Last time, I discussed the motivations for this project - low-cost voice communication via Wi-Fi from anywhere - or, well, almost anywhere. This time, here's a look at the software and services involved.
The particular MUC solution I'm using is based on the free and open-source Asterisk IP PBX, in my case hosted on a VM at Amazon, and which provides both PBX functionality (dial by extension, voicemail, etc.) for my workgroup and bridging ("outside lines") to the PSTN. Different service providers are used for the inbound and outbound PSTN connections, but the cost of these services is astonishingly low - we're paying, for example, between US$.00098 to about US$.0045 per minute, depending on the originating or terminating peer's charges, or literally pennies per hour (!) for outbound, and in relatively low volumes. Calls between workgroup members, involving to interconnect, are basically free. So, assuming one can get reasonable Wi-Fi connectivity (we need about 40 kbps and voice-class latency behavior), one can make calls anywhere such connectivity is available - anywhere in the world - with what is essentially one's office phone, and exceedingly inexpensively. Those are the basics, anyway, of MUC - your office phone, anywhere, on Wi-Fi.
The client at present in my case is the free version of Zoiper Mobile on my iPhone 5. Setup is simple, assuming your SysAdmin gives you the necessary credentials, as is operation. Voice quality in every case so far has been astonishingly good - better than cellular and any landline I've ever used, and as good as or better than Skype (no surprise there, I guess). Many remarked that I sounded like "you're in the same room" - yes, that good. And I've set it up so that incoming calls ring both the IP phone on my desk (a Polycom SoundPoint IP 550) and the Zoiper instance simultaneously. Given the intermittent nature of the connectivity available during my time in Europe, I did not use and thus did not test any inbound dialing, but it's easy to set up an inbound number both as an extension and via direct inward dialing (DID).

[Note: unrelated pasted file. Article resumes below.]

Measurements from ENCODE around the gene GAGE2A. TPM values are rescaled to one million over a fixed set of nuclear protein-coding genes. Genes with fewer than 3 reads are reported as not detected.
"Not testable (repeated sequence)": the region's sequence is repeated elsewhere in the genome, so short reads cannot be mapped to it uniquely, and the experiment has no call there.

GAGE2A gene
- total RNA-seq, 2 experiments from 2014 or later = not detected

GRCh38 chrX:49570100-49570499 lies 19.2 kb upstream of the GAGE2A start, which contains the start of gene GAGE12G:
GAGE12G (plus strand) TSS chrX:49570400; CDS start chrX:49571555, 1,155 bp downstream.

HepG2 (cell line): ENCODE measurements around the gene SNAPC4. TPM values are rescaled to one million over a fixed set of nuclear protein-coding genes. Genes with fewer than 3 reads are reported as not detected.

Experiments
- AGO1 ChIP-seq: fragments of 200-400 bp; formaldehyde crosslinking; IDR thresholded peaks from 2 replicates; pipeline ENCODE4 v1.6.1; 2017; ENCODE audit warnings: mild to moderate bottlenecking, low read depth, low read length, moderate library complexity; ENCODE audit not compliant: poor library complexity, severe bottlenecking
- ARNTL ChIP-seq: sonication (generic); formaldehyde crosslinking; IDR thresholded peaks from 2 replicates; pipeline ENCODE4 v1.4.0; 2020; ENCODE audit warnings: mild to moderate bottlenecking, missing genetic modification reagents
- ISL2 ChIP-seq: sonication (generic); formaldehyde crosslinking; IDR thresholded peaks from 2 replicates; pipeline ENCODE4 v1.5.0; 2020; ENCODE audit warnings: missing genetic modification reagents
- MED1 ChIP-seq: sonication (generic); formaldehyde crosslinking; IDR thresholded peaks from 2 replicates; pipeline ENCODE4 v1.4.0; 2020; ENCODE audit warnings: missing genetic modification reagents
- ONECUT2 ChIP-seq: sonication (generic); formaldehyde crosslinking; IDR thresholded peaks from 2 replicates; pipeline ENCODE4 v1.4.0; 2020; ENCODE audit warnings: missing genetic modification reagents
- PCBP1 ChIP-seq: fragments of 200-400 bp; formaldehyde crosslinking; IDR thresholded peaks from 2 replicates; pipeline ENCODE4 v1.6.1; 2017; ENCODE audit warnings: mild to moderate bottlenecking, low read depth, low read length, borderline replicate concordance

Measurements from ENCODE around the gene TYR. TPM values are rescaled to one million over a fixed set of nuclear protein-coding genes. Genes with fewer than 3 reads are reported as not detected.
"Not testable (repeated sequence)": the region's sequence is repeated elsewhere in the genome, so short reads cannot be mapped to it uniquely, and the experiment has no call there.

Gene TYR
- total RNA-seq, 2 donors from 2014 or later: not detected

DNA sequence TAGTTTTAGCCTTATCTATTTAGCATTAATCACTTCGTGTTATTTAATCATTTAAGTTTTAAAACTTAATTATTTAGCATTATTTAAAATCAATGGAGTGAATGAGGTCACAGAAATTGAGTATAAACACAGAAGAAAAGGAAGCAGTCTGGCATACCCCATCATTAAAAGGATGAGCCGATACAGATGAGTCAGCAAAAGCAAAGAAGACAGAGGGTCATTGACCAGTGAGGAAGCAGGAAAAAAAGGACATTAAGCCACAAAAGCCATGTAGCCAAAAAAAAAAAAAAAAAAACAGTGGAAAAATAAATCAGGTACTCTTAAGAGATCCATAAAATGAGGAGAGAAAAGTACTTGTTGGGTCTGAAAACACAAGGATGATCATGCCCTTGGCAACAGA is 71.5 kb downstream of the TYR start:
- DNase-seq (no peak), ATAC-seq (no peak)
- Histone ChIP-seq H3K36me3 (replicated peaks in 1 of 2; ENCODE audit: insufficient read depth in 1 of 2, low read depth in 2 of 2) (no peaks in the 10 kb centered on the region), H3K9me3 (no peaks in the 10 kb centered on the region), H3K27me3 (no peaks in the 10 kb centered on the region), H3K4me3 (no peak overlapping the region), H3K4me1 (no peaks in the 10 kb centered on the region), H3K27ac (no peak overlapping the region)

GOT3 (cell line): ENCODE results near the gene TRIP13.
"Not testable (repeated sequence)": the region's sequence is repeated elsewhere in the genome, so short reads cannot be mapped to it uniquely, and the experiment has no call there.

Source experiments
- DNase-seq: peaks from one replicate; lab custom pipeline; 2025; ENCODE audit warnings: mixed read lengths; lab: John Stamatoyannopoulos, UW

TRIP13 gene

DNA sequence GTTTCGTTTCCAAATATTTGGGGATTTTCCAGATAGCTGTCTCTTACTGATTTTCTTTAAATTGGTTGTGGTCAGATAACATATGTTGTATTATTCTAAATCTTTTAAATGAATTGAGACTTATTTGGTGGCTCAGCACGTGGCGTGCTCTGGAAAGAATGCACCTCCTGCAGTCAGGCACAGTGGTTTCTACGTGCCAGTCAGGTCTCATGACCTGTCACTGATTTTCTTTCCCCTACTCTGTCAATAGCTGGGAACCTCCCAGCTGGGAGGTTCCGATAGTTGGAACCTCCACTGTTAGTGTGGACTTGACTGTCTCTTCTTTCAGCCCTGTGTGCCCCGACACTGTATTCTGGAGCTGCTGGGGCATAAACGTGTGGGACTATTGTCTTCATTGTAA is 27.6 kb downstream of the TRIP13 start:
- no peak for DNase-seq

Zoiper, however, is not perfect - it does integrates with the iPhone's contacts, but it doesn't add a "9" and a "1" automatically, so such functionality isn't as useful as it might be. DTMF was also problematic from time to time, with the "3" required to delete FiOS voice mails sometimes bringing up the videoconferencing screen rather than transmitting the necessary tones. Small bugs and configuration errors, such as the case may be, are to be expected given the level of maturity of the technology. One great feature of Zoiper is its ability to use random ports for SIP, IAX, and RTP, in the event that some element of the food chain tries to block ports to prevent just what I was trying to do. But we also discovered a few configuration errors of our own during this project in the form of blocked IP ranges on the Asterisk side that may have prevented communications in some cases during this study; all of this is fixed now. Since returning to the states I've been using this solution with no issues. To be fair, I did notice occasional, very minor glitches in voice quality, but such occurs even on cellular, so no complaints there.
One minor problem in doing this testing was that I didn't have my usual basic Wi-Fi toolset with me - AirMagnet WiFi Analyzer and a Fluke Networks AirCheck WiFi Tester. My suitcase was full, and the security teams at airports are often unforgiving of nerds like me who travel with more transistors than they have. BTW, it would be great if AirMagnet ran on OS X (I brought my Macbook), but I digress. Some simple (and free) IP tools are available for the iPhone; these helped a little and I'll return to them in a subsequent blog entry. But I did wonder at times what was going on in Wi-Fi land, especially when iOS reported "unable to connect to network" or some similarly-useless error message.
The general algorithm for testing was (a) find open Wi-Fi SSID, (b) attempt to establish connection, and (c), if (b) was successful, make calls. And three of us (see the credits when the last entry in this series is posted) made calls to the office, voicemail, friends and family, and even to American Express to set up a PIN for my card (do not go to Europe without PINs on your credit cards; they're way ahead of us on the authentication front); really, anyone we could think of - hey, for (roughly) $.06/hour, why not? I was instructed to beat up on the implementation, and I did wherever and whenever possible.
BTW, in case you were wondering - AT&T charges $1.50/minute for voice roaming in Europe. The cruise ship charged $1.99/minute for voice service through a geosynchronous satellite. Using your own cell phone to roam to the microcell on the ship and then through that same satellite is $2.50/minute. Internet access on the ship is by time connected, not data trasferred! On land, AT&T offered 300 MB of data for $60, and I did see an SMS on my phone at one point that cellular data in Estonia is US$20.48 per MB. Really? C'mon! Why are we still being ripped off like this?
Next time: the results.